So that you have a complete picture I've attached the 3 pages that use the same heading, with a different sub-head in italics (I call it a sub-head for lack of a better term, unless you have another):
Commas in Sentences
I assumed that the bigger the heading the higher in the hierarchy it would be. Your insight on how it is read offers new food for thought.
Q1: I like your presentation of "... ^ TNinsert commaTN." Should a dot 4 be added to the caret symbol since it would stand alone? If the dot 4 is to be added I would include on the Spec.Symb. page and add an explanation to the Trans.N. page as well.
Q2: Since the paragraph in the original post is set off by different margins I formatted as displayed material (BF 9.1). In displayed material the adjusted left margin would be cell 3 (BF 9.2.2), and since the paragraph is indented it would begin in cell 5. (BF 9.2.2.d).
Contrary (it seems) to the above, BF 10.7 covers displayed differently in exercise material. BF 10.7.1 calls for indented displayed paragraphs in 7/5.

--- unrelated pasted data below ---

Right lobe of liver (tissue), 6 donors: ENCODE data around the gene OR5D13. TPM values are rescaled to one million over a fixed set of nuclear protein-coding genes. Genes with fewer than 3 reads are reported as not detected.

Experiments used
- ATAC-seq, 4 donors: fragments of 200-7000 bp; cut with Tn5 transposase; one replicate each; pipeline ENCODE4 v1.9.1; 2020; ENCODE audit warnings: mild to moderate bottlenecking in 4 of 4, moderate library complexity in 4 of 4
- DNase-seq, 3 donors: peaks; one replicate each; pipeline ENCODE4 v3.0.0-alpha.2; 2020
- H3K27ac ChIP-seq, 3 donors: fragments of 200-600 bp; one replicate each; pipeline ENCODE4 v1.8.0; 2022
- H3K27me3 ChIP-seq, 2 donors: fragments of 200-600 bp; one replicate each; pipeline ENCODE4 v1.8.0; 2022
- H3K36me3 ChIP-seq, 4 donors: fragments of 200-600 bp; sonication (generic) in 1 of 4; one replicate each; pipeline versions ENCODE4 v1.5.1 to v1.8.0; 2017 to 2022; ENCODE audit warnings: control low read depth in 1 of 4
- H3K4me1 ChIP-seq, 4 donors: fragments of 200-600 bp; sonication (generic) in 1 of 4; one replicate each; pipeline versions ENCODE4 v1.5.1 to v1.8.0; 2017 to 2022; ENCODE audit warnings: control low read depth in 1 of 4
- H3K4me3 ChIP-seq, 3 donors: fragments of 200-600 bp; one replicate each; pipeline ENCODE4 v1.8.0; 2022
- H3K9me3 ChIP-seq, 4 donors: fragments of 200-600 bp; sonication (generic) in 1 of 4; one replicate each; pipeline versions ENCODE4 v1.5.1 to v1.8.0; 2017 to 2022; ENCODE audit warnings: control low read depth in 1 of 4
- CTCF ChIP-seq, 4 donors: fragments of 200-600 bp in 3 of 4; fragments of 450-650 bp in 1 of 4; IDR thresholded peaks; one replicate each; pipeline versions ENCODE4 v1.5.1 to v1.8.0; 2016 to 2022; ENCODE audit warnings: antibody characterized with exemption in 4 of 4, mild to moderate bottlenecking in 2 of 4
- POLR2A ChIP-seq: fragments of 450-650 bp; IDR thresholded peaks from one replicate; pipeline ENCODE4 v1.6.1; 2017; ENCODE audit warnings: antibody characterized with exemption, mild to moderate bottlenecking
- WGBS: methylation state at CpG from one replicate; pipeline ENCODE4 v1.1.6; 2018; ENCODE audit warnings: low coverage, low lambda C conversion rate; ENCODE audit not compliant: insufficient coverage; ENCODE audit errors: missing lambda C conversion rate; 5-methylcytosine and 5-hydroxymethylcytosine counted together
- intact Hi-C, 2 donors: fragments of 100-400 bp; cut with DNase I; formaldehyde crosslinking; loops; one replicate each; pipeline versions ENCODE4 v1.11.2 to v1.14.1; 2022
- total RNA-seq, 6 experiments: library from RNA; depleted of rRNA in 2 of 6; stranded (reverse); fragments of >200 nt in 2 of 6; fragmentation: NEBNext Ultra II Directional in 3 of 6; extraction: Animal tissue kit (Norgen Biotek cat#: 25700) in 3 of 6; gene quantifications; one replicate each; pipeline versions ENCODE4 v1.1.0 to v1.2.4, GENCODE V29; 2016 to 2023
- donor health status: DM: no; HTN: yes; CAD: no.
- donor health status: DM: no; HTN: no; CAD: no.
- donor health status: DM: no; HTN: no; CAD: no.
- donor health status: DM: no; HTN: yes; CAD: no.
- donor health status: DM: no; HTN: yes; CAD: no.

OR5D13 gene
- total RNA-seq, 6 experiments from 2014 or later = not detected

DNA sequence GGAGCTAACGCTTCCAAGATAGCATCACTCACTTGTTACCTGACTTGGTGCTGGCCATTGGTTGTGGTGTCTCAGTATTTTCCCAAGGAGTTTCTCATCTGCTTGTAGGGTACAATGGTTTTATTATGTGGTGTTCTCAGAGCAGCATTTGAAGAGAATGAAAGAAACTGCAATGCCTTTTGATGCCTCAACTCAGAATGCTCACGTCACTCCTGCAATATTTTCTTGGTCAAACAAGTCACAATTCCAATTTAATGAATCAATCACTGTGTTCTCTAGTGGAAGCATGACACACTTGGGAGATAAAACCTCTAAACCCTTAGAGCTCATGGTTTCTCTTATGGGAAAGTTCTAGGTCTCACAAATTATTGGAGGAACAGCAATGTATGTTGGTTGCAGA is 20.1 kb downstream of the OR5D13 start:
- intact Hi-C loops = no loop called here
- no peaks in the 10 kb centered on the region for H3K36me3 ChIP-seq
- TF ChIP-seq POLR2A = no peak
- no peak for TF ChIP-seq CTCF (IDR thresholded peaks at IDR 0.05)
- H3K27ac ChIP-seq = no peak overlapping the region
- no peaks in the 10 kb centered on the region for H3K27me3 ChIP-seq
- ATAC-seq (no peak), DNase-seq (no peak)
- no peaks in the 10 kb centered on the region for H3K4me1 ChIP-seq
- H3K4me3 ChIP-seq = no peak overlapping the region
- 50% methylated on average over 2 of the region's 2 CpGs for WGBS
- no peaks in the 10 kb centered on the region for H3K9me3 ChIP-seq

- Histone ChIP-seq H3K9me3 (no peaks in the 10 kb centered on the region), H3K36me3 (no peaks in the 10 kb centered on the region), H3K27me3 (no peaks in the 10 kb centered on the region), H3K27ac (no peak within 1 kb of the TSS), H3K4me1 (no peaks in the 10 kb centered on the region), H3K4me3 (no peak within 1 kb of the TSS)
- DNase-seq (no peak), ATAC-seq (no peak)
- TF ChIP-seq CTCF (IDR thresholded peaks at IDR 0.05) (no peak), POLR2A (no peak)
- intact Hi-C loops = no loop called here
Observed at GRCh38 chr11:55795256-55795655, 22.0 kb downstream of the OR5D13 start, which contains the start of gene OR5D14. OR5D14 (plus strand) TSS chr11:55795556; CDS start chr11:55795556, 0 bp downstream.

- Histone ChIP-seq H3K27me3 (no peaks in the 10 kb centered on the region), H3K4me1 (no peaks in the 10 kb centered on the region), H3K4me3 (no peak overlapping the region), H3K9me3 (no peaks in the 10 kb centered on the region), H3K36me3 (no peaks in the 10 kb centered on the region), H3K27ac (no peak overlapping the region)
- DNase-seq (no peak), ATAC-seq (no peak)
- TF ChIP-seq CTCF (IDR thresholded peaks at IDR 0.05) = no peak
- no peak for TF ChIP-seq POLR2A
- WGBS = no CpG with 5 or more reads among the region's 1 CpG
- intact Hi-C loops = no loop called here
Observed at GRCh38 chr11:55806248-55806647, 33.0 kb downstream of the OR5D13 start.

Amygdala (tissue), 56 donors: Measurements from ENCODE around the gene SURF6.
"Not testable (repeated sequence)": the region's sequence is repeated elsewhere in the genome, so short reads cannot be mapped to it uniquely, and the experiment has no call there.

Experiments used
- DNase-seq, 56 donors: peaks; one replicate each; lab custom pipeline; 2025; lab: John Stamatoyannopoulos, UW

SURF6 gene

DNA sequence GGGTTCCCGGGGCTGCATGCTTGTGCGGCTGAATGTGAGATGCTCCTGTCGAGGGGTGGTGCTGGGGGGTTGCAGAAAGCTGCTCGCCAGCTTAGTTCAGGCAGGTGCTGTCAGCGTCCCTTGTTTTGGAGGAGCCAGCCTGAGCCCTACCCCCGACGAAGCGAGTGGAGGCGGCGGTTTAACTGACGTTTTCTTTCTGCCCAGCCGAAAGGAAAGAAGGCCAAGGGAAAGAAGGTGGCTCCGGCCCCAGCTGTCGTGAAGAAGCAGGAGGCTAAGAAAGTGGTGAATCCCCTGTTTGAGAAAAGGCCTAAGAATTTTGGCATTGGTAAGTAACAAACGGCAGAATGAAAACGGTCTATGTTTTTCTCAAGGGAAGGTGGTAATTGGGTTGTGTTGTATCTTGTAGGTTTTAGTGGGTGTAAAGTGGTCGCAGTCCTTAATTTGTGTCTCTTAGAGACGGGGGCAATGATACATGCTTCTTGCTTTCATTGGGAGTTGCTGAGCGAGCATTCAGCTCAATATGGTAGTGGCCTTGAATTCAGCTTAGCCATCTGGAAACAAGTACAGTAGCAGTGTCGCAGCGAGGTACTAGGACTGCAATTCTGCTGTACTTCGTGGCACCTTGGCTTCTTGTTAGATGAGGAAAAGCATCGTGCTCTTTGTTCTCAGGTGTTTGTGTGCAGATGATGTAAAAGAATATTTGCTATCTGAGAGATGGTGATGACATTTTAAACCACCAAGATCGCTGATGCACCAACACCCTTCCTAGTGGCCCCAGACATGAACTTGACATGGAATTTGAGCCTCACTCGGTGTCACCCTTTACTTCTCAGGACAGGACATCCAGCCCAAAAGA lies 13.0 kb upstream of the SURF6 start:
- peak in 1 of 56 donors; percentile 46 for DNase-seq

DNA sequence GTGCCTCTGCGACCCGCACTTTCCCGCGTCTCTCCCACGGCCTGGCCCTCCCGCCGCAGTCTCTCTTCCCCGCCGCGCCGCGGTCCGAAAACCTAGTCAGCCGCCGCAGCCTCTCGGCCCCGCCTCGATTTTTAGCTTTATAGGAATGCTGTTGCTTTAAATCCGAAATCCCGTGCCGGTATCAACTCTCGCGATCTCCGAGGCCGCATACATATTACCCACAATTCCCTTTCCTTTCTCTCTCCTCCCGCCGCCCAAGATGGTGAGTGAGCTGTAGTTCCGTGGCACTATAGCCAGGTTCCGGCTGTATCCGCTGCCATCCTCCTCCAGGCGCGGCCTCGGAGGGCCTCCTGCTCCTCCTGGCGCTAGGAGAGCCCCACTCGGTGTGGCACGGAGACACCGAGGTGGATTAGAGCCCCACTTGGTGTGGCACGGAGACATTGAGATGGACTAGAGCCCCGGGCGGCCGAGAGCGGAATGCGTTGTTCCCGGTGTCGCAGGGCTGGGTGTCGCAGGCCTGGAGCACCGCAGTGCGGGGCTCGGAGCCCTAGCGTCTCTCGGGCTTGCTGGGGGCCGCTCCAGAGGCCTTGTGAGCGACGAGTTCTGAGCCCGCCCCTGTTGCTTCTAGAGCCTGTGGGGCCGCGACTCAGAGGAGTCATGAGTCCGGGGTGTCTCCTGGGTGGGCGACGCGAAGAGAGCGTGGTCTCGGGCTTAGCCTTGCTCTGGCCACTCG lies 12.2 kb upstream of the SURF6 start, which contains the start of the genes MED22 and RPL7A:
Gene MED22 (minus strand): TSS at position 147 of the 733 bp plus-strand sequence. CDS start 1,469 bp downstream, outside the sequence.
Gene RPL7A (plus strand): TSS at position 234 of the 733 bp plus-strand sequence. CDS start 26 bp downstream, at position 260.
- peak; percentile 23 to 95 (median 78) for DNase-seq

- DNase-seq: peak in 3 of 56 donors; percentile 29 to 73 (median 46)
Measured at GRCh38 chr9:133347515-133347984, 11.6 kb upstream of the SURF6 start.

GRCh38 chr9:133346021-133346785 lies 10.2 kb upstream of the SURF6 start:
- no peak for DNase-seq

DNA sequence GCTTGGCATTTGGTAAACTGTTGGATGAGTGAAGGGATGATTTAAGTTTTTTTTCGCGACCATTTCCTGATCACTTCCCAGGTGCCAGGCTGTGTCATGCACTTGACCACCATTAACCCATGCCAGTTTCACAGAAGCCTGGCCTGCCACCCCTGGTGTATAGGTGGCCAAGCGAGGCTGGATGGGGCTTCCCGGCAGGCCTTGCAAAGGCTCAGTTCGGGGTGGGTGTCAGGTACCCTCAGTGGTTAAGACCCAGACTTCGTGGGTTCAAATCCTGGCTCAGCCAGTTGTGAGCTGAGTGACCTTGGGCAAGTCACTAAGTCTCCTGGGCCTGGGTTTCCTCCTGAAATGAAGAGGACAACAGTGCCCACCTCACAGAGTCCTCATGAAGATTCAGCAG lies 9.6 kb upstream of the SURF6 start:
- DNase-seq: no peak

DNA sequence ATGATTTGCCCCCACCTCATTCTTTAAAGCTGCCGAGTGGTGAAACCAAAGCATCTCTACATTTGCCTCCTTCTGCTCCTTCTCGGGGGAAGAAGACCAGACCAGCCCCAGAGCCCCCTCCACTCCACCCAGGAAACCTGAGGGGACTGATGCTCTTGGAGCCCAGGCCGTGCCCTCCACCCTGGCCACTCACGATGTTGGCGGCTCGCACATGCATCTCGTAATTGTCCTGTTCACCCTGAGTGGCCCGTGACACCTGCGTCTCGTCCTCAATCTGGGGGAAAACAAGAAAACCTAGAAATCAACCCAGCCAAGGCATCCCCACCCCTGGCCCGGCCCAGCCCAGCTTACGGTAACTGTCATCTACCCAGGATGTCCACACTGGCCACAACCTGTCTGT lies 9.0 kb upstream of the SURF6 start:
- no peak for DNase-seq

So perhaps the question should be-- [u]Is this paragraph displayed[/u] and [u]is it exercise material[/u] or not?
BF 10.1.1 states "An exercise set may include headings, directions, examples, questions, and answer choices. Each exercise set is formatted differently." In reality, could the entire book be considered exercise material? I always thought Exercise material had to have a question AND answer part, and since this portion does not, I used the format of 5/3 in BF 9.2.2.d.
Q3: Since the item (heading) is 5/5, I didn't think this would count as a list nor that it would be an outline format. Again my thinking was that lettered topics in an outline began in cell 1. I do agree that letters punctuated need not have the letter sign, I just didn't know what to call it.
I hope that I haven't further complicated things, though it seems that answering one question begets another sometimes.